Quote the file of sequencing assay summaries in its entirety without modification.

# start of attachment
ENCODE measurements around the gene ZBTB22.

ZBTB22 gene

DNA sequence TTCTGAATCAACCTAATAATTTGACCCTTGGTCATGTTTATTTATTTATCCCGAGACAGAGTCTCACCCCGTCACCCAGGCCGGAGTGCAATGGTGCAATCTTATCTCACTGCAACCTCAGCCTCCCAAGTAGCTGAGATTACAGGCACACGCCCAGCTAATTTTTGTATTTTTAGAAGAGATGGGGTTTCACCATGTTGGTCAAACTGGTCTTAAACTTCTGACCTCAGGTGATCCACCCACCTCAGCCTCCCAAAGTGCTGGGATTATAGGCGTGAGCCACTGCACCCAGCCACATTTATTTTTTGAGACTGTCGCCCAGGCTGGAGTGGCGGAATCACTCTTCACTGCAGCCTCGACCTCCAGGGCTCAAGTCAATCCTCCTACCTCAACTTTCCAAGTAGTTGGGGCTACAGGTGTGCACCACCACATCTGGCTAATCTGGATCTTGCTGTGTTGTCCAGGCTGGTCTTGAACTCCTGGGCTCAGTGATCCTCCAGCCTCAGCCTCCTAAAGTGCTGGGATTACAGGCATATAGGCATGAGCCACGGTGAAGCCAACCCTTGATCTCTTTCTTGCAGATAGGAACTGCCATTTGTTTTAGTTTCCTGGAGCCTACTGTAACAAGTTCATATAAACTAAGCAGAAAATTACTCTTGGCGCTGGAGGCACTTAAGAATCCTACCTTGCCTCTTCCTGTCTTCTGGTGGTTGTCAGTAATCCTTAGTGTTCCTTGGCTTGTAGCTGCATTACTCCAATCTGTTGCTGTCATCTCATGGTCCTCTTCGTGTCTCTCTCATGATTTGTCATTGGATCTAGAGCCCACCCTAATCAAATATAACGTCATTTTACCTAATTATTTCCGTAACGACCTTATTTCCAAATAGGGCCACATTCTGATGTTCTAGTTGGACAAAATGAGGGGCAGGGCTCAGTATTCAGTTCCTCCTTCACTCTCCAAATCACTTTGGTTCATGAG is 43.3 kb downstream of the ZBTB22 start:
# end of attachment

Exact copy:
ENCODE measurements around the gene ZBTB22.

ZBTB22 gene

DNA sequence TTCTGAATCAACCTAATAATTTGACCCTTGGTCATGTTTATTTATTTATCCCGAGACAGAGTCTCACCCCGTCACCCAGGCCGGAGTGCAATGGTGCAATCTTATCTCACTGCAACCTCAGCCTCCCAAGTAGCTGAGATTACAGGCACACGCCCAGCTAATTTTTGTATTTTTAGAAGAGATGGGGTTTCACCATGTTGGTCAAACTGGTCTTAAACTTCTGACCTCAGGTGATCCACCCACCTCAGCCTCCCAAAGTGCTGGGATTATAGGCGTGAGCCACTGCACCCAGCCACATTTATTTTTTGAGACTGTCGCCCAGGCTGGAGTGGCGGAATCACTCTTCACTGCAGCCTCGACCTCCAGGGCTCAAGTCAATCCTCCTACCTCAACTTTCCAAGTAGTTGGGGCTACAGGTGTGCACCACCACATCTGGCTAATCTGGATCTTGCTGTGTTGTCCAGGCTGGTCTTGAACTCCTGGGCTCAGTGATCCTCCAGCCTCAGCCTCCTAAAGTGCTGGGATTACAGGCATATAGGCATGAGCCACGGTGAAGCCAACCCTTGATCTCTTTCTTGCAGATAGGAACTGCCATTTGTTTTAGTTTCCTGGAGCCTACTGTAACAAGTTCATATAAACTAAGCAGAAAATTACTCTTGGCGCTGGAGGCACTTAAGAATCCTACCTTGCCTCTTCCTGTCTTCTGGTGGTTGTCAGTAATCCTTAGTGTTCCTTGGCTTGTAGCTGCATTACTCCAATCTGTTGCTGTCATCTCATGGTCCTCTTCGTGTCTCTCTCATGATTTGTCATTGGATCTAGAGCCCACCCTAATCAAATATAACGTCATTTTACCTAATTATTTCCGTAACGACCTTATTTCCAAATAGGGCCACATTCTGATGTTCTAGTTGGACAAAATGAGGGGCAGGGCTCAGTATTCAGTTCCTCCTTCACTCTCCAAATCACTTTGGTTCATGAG is 43.3 kb downstream of the ZBTB22 start: